URGENT - Definition of a Long-Term Empty Home

We have an external auditor in our office this week looking at my empty homes work.  He thinks a Long-Term Empty Home definition should include empty/FURNISHED homes and also those empty under 6 months.

As I've spent the past ten years working on the premise that the definition of a Long-term empty home, according to council tax classification, was one which is unoccupied and unfurnished for more than six months, I would very much appreciate your confirmation of this fact please? 

All the training events, EHN events etc etc I have attended over the years have taught me an LTE is empty UNfurnished over six months...

Thank you very much in advance for helping me out.

Lynne Leach, South Lakeland District Council

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Council tax - discounts, access to info etc

I agree with your understanding Lynne and our Council Tax data is supplied to our empty homes team. It is based on the Council Tax definition of a long term empty property, i.e. a dwelling that is both unoccupied and unfirnished and has been so for at least 6 months.

I don't understand why the auditor would think that a furnished but unoccupied home is a long term empty dwelling because it is being used for a purpose. Most likely, the owner(s) are using it occasionally. I have never heard the definition of a long term empty property that your auditor is putting forward.

 

Alison

Hi Lynne,

I agree, all definitions of LTEs from Government and Council Tax rely on over-6-month empties.  The furnished ones are surely second homes which are currently not being targeted by government and therefore not by us.  When we first looked we found that the majority of homes empty for less than 6 months returned to use of their own accord, so it would be a waste of resource to target them.  Hope you can convince the auditor.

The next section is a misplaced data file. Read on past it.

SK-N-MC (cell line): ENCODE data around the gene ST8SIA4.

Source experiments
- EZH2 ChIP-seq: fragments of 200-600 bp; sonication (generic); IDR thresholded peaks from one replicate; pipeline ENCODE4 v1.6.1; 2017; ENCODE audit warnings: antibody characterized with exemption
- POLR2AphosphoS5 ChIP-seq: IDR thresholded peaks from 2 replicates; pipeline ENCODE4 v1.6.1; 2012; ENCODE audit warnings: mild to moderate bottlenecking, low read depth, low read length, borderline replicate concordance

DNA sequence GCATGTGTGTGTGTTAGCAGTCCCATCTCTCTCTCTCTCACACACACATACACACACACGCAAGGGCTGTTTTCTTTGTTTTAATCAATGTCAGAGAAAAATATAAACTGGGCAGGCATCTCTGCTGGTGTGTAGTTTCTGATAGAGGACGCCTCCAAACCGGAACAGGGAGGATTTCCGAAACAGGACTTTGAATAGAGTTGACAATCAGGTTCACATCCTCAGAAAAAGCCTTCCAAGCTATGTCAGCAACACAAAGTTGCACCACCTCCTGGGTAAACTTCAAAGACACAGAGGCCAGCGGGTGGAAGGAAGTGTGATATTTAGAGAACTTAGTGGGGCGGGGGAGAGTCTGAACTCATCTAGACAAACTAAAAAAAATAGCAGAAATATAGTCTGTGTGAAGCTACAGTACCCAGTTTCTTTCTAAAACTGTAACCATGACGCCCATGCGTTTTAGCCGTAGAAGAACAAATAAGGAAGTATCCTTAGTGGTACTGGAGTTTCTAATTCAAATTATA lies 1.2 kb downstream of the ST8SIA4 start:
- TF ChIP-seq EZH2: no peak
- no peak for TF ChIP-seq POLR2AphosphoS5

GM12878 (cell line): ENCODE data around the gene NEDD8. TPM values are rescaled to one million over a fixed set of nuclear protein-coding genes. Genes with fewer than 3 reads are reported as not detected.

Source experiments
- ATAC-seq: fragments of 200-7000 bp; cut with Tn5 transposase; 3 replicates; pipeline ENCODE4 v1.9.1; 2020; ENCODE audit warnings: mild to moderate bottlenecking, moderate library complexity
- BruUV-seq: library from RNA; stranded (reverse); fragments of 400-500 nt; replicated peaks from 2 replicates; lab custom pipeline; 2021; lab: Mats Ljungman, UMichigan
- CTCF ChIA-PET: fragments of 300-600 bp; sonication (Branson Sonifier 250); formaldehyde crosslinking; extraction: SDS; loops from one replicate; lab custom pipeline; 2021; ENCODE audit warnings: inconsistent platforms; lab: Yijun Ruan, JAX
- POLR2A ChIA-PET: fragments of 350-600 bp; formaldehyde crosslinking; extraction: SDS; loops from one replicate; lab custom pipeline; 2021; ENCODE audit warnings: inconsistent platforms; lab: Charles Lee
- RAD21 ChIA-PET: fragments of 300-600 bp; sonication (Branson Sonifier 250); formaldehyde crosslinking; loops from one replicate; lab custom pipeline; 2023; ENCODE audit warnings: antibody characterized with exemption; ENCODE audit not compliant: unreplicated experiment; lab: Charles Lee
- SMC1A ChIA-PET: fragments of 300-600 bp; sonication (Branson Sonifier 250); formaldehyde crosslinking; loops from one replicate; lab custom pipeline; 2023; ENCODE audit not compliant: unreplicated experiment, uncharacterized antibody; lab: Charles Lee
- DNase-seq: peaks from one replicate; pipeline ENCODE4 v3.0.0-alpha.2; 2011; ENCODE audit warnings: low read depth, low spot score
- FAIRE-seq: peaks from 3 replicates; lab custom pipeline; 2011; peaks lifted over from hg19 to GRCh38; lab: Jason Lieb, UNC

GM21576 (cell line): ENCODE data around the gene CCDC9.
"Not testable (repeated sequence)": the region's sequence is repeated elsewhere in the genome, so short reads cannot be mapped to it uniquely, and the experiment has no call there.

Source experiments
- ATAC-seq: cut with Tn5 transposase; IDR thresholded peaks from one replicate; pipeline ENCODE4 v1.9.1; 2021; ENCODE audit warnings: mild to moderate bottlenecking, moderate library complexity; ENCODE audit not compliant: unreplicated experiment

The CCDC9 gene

Penny

I agree with all of you. Ive been working on the basis for the last 7 years that LTE = unfurnished/unoccupied property for 6+ months. I believe this whta the DCLG refer to it as also.

Hi,

Just to play devil's advocate (and I should add that I'm not familiar with the details of the CT definition having just had empty homes added to my remit), we have a long term empty home (possibly 30 years) which is furnished (as per the owner's parents when they were living there), but has also been used for storage of the owner's possessions since the parent's passed away, and it now chocablock full (think hoarder...).  But it is not empty as such.  If we applied the unfurnished definition this would mean we would't be able to use our empty homes powers on it?  We have had to intervene in recent years with overgrown gardens, squatters etc as the owners visited less and less.  Allowing furnished properties into the remit would also allow you to address this type of property? 

I am happy to be corrected by someone more knowledgeable on this subject!

Clearly, in terms of a current audit perspective there is no question that LTE should only include 6-month plus and unfurnished.

However, in my view, the real question is whether this should continue to be the definition. I have always taken the view that I can take enforcement action on a furnished empty and would be happy to argue the point any appeal / PLI. It is wrong there are so many 'hidden empties' on the national statistics. By this I am referring to the case above outlined by DVincent of the 30-yr old furnished eyesore empty which is never used at all. I am sure that we all have many such properties in our areas which any reasonable person would label as a long term empty property but at the same time are not included in any count of empty properties.     

I work in an outer London borough where the number of '2nd home / furnished empties over 6-months, actually represent over 30% of the overall total. I would guess that the real figure of genuine 2nd homes here should only be around 5%.